April 8

Understanding Marine Electrics: Lightning Protection for Boats

Lightning strikes can cause serious damage and even endanger the lives of those on board. In this blog post, we'll discuss lightning protection systems for boats..

The Standards and the Science

It has been 20 years since the American Boat and Yacht Council (ABYC) downgraded its lightning protection standard to an advisory bulletin. This was done because it was felt the standard was based on insufficient scientific data. In the interim there has been more research. 

The Europeans have a detailed lightning protection standard for buildings (EN 62305) based on the properties of lightning, much of which is applicable to boats. We describe the relevant provisions in detail in the BoatHowTo Advanced Marine Electrics course.

Just as important as a suitable system design is correct installation, ensuring throughout the system adequately-sized conductors and resistance-free connections that will hold up over time. Unfortunately, many installations are not done well and are then poorly maintained or not maintained at all.

Protecting Electronics

Even though it is almost impossible to fully protect electronics against lightning strikes, surge protection devices can help. With advances in technology, surge protection devices are becoming more appropriate for boats. Although there is currently more AC protection equipment available than DC protection this is changing, largely as a result of the ever-expanding onshore role of solar power.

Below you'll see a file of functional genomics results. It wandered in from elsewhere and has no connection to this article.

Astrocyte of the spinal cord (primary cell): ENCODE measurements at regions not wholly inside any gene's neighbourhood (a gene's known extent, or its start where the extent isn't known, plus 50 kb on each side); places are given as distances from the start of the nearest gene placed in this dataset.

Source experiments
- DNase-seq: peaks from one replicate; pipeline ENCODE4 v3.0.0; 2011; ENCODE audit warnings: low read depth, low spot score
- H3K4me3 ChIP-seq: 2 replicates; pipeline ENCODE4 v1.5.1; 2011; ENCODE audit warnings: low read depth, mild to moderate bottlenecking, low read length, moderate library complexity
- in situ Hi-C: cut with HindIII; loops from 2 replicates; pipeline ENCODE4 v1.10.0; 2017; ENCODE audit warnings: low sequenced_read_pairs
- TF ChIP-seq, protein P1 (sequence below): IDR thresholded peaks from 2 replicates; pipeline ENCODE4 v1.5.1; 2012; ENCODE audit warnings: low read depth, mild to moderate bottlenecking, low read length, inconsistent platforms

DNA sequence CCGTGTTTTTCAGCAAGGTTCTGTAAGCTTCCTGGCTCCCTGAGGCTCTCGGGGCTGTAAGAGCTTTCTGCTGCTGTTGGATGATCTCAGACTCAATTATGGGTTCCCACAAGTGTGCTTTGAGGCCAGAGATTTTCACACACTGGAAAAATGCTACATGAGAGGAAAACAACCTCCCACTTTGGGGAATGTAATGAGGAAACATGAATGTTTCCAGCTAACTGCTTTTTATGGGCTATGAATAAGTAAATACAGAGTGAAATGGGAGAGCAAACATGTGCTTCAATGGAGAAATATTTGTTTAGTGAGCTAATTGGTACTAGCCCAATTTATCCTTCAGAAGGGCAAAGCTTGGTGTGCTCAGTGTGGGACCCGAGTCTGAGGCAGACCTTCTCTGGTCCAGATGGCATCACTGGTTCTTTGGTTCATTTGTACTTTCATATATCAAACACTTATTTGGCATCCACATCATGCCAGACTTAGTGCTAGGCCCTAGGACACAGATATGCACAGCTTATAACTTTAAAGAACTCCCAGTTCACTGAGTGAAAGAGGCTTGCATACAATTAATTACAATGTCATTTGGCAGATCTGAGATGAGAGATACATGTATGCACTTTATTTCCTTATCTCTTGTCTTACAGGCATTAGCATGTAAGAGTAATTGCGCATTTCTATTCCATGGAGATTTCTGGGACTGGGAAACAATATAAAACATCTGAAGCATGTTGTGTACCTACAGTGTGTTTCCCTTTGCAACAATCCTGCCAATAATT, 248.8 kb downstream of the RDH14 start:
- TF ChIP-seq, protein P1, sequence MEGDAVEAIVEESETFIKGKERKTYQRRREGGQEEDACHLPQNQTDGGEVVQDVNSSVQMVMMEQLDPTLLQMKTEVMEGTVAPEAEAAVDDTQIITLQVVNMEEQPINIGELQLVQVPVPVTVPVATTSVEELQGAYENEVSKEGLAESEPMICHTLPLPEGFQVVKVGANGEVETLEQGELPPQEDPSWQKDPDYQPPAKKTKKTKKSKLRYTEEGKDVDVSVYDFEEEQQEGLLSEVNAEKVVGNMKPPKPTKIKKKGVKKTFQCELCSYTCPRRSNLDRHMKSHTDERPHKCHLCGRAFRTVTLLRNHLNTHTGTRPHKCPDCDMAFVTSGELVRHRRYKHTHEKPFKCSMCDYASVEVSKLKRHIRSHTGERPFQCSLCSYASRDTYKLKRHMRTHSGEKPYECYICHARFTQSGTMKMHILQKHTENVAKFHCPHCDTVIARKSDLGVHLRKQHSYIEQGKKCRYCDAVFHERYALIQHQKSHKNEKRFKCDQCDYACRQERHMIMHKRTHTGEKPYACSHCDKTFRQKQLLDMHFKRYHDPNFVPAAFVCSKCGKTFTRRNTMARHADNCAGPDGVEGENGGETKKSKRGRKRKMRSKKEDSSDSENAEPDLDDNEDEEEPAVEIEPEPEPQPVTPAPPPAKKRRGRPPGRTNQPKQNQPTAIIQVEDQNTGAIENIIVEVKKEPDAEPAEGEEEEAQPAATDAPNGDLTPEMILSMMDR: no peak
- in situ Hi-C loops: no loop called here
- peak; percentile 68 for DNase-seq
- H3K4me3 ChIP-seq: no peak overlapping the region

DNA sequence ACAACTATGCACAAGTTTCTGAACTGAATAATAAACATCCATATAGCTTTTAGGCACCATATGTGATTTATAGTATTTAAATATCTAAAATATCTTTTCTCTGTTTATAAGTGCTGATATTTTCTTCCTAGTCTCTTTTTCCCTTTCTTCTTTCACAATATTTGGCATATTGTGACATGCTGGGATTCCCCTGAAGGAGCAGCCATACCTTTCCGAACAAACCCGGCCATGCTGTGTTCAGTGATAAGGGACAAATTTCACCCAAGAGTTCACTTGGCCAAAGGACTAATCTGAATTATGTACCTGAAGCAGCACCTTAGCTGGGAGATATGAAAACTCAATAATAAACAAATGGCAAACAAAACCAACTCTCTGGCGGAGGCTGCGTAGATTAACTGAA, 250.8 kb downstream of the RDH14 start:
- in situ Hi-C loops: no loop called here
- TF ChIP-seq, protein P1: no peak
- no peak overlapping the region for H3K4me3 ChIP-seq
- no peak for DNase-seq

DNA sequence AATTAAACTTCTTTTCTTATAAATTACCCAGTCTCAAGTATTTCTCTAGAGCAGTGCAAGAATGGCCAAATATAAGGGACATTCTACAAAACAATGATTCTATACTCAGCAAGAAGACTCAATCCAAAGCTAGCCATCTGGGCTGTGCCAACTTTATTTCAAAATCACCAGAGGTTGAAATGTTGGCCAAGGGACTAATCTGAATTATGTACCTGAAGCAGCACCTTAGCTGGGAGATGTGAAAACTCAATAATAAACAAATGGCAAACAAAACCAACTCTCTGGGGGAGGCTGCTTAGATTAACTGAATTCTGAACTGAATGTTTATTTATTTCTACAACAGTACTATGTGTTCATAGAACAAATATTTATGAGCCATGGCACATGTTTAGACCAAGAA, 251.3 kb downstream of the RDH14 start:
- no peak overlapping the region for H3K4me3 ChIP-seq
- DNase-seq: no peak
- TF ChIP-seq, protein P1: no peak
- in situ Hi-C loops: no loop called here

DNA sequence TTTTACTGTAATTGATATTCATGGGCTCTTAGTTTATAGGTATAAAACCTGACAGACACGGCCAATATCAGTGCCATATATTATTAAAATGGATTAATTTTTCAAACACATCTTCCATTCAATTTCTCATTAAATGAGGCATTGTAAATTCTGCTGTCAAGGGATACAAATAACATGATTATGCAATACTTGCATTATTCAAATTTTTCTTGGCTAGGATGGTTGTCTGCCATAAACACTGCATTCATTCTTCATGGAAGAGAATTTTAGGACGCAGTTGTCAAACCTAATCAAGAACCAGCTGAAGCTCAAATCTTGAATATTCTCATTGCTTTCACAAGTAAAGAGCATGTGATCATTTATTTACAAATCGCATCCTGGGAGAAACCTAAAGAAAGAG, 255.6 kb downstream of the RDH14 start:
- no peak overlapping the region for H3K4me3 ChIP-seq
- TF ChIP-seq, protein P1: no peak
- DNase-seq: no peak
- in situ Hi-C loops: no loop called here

Final Thoughts

Lightning protection is a specialist subject. A simple system should protect the boat and crew against catastrophic damage but for comprehensive protection you will need the help of an expert. To learn more about advanced lightning protection for boats, check out the module on lightning protection in the Advanced Marine Electrics course!

About the author 

Nigel Calder

Nigel is often referred to as THE guru when it comes to technical systems on boats.

He is a long-time member of the American Boat and Yacht Council (ABYC) electrical Project Technical Committee (PTC) which writes the standards for recreational boat systems in the USA, and has also been involved in European standards development.

Nigel is best known for his Boatowner’s Mechanical and Electrical Manual (now in its 4th edition), and his Marine Diesel Engines (in its 3rd edition), both considered the definitive English-language works in their field.


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